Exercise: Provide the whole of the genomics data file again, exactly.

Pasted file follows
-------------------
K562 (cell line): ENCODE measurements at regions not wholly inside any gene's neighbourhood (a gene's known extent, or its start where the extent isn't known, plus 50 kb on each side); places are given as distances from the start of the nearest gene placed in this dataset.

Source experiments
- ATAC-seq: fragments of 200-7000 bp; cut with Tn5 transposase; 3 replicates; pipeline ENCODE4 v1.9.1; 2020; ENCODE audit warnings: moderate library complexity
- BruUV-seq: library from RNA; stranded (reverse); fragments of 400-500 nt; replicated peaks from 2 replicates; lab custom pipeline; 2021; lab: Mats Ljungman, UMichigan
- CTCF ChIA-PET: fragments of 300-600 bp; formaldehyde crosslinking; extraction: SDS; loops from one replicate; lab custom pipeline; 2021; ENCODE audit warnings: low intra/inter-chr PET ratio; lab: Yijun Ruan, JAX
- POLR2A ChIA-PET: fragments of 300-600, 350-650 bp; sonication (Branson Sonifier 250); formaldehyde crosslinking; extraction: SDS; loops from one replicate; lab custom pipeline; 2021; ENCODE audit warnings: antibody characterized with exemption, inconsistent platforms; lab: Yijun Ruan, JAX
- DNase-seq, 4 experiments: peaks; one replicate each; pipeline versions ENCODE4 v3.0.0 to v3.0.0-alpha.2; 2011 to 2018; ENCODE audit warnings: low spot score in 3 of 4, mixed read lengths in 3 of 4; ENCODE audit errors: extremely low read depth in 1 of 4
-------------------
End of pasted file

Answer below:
K562 (cell line): ENCODE measurements at regions not wholly inside any gene's neighbourhood (a gene's known extent, or its start where the extent isn't known, plus 50 kb on each side); places are given as distances from the start of the nearest gene placed in this dataset.

Source experiments
- ATAC-seq: fragments of 200-7000 bp; cut with Tn5 transposase; 3 replicates; pipeline ENCODE4 v1.9.1; 2020; ENCODE audit warnings: moderate library complexity
- BruUV-seq: library from RNA; stranded (reverse); fragments of 400-500 nt; replicated peaks from 2 replicates; lab custom pipeline; 2021; lab: Mats Ljungman, UMichigan
- CTCF ChIA-PET: fragments of 300-600 bp; formaldehyde crosslinking; extraction: SDS; loops from one replicate; lab custom pipeline; 2021; ENCODE audit warnings: low intra/inter-chr PET ratio; lab: Yijun Ruan, JAX
- POLR2A ChIA-PET: fragments of 300-600, 350-650 bp; sonication (Branson Sonifier 250); formaldehyde crosslinking; extraction: SDS; loops from one replicate; lab custom pipeline; 2021; ENCODE audit warnings: antibody characterized with exemption, inconsistent platforms; lab: Yijun Ruan, JAX
- DNase-seq, 4 experiments: peaks; one replicate each; pipeline versions ENCODE4 v3.0.0 to v3.0.0-alpha.2; 2011 to 2018; ENCODE audit warnings: low spot score in 3 of 4, mixed read lengths in 3 of 4; ENCODE audit errors: extremely low read depth in 1 of 4